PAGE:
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What is Reward-based Training?

Written by Anna Hollisey


Cute Yorkie offering paw for reward

Reward-based training involves rewarding desired behaviors with treats or praise. It’s a positive reinforcement method which develops a strong bond between owners and their dogs. If you want a happy home environment and a dog who’s keen to please, we think that reward-based training is the best way to go!

Reward-based training is a method in which you reward your dog for doing something right. That doesn’t have to be an action; it could also be a lack of action (like ignoring the cat while she walks through the room). 

Are you wondering why reward-based training sounds like bribery? There’s a subtle difference. Bribery entails giving treats before the desired behavior takes place. In reward-based training, you’ll only give a treat afterwards, until the good behavior becomes a habit.

You can start reward-based training as soon as your puppy’s able to pay attention, the ideal ‘window’ being around 12 weeks to 2 years of age. “Watch me” is a good command to start with, because it gets your dog’s attention focused on you. 

To teach this command, you’ll start by simply rewarding the dog whenever they take the desired action (in this case, that’s making eye-contact with you). Then introduce the word and reward them when they respond.

You can use any reward which appeals to your dog. Some trainers recommend using a clicker – that’s useful to indicate the moment that the dog did what you wanted. This should be accompanied by a reward like praise or treats.

If using treats, choose high-value foods/learn/dog-training/everything-you-need-to-know-about-dog-training-treats – special snacks that your dog loves.

It’s wise to include a unique word of praise so that you can continue to use that when you phase out treats (or forget to bring them out with you!).

Especially while your dog is young, play is a great reward. You can train them to bring back a ball simply by throwing it again with excitement. 

Some breeds take more naturally to retrieving toys (and giving them back) than others. If you notice your dog is reluctant to give the toy back or they’re more interested in getting you to chase them, try offering an exchange. You offer them another toy and they drop the first one, they get praise for dropping the first you and the second toy is their reward. This can be a good way to nip any unwanted running off with other household items in the bud too - chasing after pup when they’ve got your shoes is a fun game to them but there’s only so many times your boss is going to accept that excuse for you being late for work!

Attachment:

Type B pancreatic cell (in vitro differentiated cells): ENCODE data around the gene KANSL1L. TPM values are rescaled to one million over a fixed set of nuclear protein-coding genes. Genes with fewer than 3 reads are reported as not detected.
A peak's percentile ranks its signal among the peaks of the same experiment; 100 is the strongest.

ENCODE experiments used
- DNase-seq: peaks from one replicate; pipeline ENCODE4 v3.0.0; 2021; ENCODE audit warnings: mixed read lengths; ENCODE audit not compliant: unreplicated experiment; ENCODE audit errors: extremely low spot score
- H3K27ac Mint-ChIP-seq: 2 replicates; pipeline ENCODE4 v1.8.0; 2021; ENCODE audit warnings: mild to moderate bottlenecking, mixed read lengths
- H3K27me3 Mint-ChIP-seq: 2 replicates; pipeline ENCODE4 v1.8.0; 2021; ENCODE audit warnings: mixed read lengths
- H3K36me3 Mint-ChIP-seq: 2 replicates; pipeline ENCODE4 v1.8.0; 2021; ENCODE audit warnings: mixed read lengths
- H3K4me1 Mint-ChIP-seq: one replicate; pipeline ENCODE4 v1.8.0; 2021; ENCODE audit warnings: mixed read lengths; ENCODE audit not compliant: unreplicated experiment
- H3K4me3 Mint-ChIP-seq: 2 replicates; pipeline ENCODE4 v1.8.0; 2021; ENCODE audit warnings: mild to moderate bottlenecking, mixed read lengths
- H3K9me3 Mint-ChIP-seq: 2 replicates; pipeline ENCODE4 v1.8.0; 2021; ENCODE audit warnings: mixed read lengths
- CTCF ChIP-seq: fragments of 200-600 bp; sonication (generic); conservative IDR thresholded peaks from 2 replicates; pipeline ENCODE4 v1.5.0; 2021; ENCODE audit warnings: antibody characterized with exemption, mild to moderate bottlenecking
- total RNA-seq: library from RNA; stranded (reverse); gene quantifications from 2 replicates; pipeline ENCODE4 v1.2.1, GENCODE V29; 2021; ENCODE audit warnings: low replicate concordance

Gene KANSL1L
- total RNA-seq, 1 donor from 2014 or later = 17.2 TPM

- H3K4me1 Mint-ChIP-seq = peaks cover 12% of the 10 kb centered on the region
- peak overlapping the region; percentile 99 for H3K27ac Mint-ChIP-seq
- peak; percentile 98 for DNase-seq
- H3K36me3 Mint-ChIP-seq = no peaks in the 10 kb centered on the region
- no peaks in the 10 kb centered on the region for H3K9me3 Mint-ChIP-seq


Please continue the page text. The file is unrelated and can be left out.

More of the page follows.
Eventually, your dog will be trained in good habits, and you won’t need to give them a treat every time.

Researchers and professional trainers have shown that reward-based training is more effective than a system which uses punishments and scolding. Dogs who aren’t intimidated by their owners are less likely to feel stress, and they’re less likely to develop behavioral problems. Instead, you’ll have a positive atmosphere and a dog who is generally keen to please.

Reward-based training is fun for your dog. They’ll probably feel excited when you signal the start of a training session! They’ll see you as the authority and provider of treats; it’s no wonder that dogs who are trained this way develop a stronger bond with their owner. 

Asserting leadership and dominance was once a popular training method. Trainers would recommend that we feed ourselves before our dogs, we don’t allow dogs through the doors first, and so on.

But that idea has now been debunked.

Research has shown that wolves (our dogs’ ancient ancestors) don’t live in a pack hierarchy, and they don’t fight for position. In fact, they live in family groups, with mom and dad leading from the rear. When food is scarce, the parents will usually eat last. 

So it’s highly unlikely that our dogs would attempt to assert dominance, since their nature tells them to respect and follow their elders.

If they are displaying unwanted behavior, it’s more likely to be caused by one of three things:

  1. Fear
  2. Stress
  3. Unintentional reinforcement of the behavior (“behaving this way gets me attention!”).

Scolding our dogs increases their fear, stimulating production of the stress hormone (cortisol) and reducing their decision-making capacity. 

If your dog is doing something that you don’t like, they’re probably getting a ‘reward’ from it. And if you want to prevent that behavior, you need to remove that reward! 

First, you’ll need to identify what it is.

Stealing food has its own, obvious, reward (and the solution is always to keep that food out of your dog’s reach). But why is your dog carrying the remote control underneath the table? Well, in that case, they’re probably winning your attention – especially if you were busy and ignoring them. Sometimes boredom drives our dogs to discover new ways to entice owners to play. Try providing them with challenges such as puzzles, feeding mats, or Kong treat toys.

Further Reading

If you haven’t brought home a dog yet, discover our list of the most trainable dog breeds!/learn/dog-training/the-easiest-dog-breeds-to-train Here are some basic commands/learn/dog-training/basic-commands-to-teach-your-dog to kick-start your dog’s training. It’s important to have strong recall/learn/dog-training/how-to-teach-a-dog-to-come when you’re ready to take your dog off-leash. Here’s why the “alpha roll” should never be attempted/learn/dog-training/top-dog-training-techniques, and how to tell if your dog is feeling stressed/learn/dog-lifestyle/7-signs-that-your-chilled-dog-might-actually-be-stressed